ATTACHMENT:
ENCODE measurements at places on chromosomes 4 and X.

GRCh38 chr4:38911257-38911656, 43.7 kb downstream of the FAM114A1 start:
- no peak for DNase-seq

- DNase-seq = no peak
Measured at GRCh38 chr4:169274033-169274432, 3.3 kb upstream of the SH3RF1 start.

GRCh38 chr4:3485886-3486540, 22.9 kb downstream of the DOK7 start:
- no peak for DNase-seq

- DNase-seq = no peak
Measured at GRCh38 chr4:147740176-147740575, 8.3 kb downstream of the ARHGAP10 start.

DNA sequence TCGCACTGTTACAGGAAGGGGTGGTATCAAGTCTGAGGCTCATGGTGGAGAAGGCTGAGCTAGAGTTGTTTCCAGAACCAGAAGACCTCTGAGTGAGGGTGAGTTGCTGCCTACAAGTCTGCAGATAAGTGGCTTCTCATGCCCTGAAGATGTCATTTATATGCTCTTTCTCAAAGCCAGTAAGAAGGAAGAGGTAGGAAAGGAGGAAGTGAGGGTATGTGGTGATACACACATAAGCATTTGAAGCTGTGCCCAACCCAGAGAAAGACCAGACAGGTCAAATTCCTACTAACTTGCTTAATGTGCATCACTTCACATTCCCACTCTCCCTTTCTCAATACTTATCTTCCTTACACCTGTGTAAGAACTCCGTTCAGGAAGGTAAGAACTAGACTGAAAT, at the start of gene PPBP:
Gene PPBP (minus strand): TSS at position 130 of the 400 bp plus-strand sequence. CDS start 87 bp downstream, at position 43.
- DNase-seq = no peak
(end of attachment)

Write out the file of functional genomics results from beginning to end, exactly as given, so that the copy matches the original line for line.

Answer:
ENCODE measurements at places on chromosomes 4 and X.

GRCh38 chr4:38911257-38911656, 43.7 kb downstream of the FAM114A1 start:
- no peak for DNase-seq

- DNase-seq = no peak
Measured at GRCh38 chr4:169274033-169274432, 3.3 kb upstream of the SH3RF1 start.

GRCh38 chr4:3485886-3486540, 22.9 kb downstream of the DOK7 start:
- no peak for DNase-seq

- DNase-seq = no peak
Measured at GRCh38 chr4:147740176-147740575, 8.3 kb downstream of the ARHGAP10 start.

DNA sequence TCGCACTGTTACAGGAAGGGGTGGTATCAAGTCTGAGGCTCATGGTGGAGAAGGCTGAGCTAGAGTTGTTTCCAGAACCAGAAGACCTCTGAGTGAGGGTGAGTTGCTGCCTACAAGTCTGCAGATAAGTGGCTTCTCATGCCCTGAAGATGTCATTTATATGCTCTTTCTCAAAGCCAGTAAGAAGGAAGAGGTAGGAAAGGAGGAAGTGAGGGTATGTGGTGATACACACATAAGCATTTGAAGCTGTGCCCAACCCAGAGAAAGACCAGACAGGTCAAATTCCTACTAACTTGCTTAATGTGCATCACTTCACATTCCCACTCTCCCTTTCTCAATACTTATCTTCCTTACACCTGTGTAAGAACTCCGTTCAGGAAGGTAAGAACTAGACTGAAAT, at the start of gene PPBP:
Gene PPBP (minus strand): TSS at position 130 of the 400 bp plus-strand sequence. CDS start 87 bp downstream, at position 43.
- DNase-seq = no peak